How do you recover from a long run — and get ready for the next one?


The author poses with her Hapalua finisher’s medal. Read about why recovering from a long run is just as important as prepping for it.


I did it. I finished my first half marathon — the Hapalua.

Getting to the finish line is another milestone for me, and part of my big plan to get ready for this year’s Honolulu Marathon.

At the end of the Hapalua course, I was sweaty and red-faced. I also had a spectacular runner’s high, that great feeling you get after a nice, long run.

Also on the course that day was veteran marathon runner Jo-Anna Syverson, who recently wrote a piece for Being808 about how to prep for a long run.

Once I’d enjoyed some post-race food, I caught up with Jo-Anna to talk about recovering from a long run and how to prepare for the next big race. We’ll both be participating in the Hibiscus Run, a half marathon, on May 24.

Denise Lau: Was this race difficult for you?

Jo-Anna Syverson: I definitely found this race to be a bit more difficult than previous races I’ve run in the past.  I didn’t train as hard for it as I could have and I also rolled my ankle the day before which made for additional stress leading up to the start.

DL: I hurt my back a few days prior so I was forced to do nothing and I went to the chiropractor the day before. No lie, I was just dragging myself in the end. I walked a lot from mile 9 on. My strategy was to walk, jog, repeat. I was inspired by an older gentleman jogging nice and steady up Monsarrat Avenue. I was like what? how is he doing this? Any surprise in your results?


Jo-Anna Syverson is a veteran marathon runner, and recently finished the Hapalua half marathon. She offers tips on race prep and recovery.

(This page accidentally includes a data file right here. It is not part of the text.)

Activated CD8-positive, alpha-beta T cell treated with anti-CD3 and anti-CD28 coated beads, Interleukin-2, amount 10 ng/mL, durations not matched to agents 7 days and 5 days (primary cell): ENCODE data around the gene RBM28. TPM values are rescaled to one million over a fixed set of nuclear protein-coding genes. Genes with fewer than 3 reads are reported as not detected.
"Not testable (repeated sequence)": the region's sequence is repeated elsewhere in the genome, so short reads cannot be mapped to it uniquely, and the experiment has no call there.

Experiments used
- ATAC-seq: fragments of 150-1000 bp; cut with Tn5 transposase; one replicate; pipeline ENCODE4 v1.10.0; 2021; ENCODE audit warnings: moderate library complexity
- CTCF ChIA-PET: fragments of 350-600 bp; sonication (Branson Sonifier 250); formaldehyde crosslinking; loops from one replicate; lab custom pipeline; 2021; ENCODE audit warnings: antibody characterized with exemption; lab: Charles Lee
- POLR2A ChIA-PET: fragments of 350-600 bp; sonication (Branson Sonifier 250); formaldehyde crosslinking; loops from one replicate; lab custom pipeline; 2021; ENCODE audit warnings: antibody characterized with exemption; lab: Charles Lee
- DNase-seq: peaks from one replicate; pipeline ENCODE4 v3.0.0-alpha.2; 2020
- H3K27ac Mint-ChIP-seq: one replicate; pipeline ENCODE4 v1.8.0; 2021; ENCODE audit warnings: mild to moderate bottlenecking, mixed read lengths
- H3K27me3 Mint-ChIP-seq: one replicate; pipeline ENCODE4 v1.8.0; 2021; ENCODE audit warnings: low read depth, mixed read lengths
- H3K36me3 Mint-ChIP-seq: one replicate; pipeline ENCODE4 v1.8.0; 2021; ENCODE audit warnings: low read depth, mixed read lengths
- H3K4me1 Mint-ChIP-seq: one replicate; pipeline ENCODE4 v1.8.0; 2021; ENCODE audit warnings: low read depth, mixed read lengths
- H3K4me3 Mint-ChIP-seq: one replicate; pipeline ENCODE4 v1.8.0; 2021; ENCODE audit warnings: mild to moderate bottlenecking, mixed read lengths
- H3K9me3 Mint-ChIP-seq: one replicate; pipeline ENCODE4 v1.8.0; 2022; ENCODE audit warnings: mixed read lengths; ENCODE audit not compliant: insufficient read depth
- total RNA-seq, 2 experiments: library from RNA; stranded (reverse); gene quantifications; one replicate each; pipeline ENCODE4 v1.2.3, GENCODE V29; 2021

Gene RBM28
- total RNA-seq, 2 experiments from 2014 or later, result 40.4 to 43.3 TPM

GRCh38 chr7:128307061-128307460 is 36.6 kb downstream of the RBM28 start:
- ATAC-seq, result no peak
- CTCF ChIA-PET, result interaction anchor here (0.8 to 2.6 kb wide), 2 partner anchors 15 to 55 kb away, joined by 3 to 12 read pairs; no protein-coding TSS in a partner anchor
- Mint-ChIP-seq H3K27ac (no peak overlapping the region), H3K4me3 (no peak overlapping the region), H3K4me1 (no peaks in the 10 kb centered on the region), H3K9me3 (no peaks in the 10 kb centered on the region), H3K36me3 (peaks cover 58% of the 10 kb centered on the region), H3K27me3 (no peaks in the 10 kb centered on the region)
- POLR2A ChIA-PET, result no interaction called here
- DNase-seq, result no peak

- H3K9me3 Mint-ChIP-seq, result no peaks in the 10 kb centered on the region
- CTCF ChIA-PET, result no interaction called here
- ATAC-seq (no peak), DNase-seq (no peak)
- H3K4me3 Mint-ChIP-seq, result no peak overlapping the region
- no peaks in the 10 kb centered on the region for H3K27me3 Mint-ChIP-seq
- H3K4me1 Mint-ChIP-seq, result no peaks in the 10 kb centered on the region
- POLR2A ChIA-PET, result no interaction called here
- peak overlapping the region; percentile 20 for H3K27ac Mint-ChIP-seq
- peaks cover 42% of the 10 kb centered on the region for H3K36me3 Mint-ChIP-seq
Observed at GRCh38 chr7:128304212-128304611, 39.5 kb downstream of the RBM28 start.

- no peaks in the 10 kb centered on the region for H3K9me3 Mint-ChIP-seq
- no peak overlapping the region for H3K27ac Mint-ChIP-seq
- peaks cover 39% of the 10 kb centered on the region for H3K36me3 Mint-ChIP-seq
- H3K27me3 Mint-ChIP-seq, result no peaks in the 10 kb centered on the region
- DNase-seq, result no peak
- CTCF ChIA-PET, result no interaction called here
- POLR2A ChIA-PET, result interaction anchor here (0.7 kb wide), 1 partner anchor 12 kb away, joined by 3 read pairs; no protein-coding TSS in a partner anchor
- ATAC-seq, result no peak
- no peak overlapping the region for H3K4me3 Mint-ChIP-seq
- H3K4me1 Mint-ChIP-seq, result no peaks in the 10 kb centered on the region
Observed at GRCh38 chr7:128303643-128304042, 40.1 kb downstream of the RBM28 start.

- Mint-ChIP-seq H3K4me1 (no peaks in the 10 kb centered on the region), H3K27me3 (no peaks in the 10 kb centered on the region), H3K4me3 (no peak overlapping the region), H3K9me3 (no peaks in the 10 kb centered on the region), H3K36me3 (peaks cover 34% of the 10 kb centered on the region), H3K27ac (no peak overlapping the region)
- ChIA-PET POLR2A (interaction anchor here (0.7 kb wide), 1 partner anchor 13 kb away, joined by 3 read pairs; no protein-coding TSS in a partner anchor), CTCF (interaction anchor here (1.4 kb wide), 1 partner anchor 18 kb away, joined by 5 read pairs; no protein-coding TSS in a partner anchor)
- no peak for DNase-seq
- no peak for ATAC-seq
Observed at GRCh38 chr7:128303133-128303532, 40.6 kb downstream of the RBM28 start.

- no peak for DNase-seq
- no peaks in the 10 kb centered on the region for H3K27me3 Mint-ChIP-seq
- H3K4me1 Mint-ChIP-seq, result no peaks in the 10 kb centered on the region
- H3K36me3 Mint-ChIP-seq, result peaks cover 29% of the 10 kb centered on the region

JS: I knew I was not going to set a personal record in my half marathon time (current best is 1:46:29), but I knew that my running and racing experience would put me in the 2:00 hour finish. I officially clocked in at 2:00:25. Not my worst finish time for a half marathon, but there’s definitely room for improvement.

DL: I was shocked I finished a little over 3 hours at an average 14 minute/mile pace. I know that’s slow for most but awesome for a lazy, un-athletic, “still needs to lose 25 more pounds” novice like me. Still, there’s the injury. How long does it take to recuperate after a long run?

JS: It depends. With the tweaked ankle, it’ll be about a week to a week and a half before I get back to a running schedule. During that time I’ll cross train by hopping on the bike or going out for a surf. Can’t get too lazy.

DL: The other thing I realized: Chaffing is a real issue. My inner thighs were stinging from chaffing during the run. My feet started to hurt around mile 11 and then the next day my quads were sore but not bad, just stiff. I took a slow 45-minute walk the next day to take it easy. I guess I have to get back to a jogging schedule. How do you prep for the next half marathon in six weeks?

JS: I’ve got the next 6 weeks planned out through a training website, with an emphasis on more speed workouts. My goal at Hibiscus is to beat my personal record (under 1:46).

DL: I’m just downloading a free marathon training app (for my smart phone), but I’ll try not to cheat on it this time and skip days like I did. But, how do you prevent re-injury? Do you reduce your training?

JS: Definitely going to give my body the proper recovery time before getting back at it. One can definitely do more harm than good in rushing back to training when your body, feet or legs are not 100 percent.

DL: So, any lessons learned from this run?

JS: Stick with the training plan. I had lazy moments and skipped training days. The lack of training definitely affected my race performance, and it only goes to show that you get back what you put in. It also didn’t help that I didn’t have a firm time goal for the Hapalua other than to run and finish. Don’t get me wrong, finishing a race is just as important if not more than what the finish time is. But if I stuck a firm time goal to my training plan I may have performed better knowing that that was what I was working and running towards.

DL: I’ve learned that anti-chafing balm is a must. Also, I know I have to work on more endurance runs. I also want to try some new fitness classes to cross train. How do you keep up your motivation to run?

JS: I find running to be both a great form of exercise and a great form of therapy. It’s amazing what you can learn about and from yourself on a run.

denise bio


Denise Lau is a content specialist at HMSA and blogs about mommyhood with her #808moms series. She has her hands full with a precocious, artistic daughter and active son. Her goal is to be healthy and fit while her kids become successful, well-rounded adults. Follow her on Twitter.

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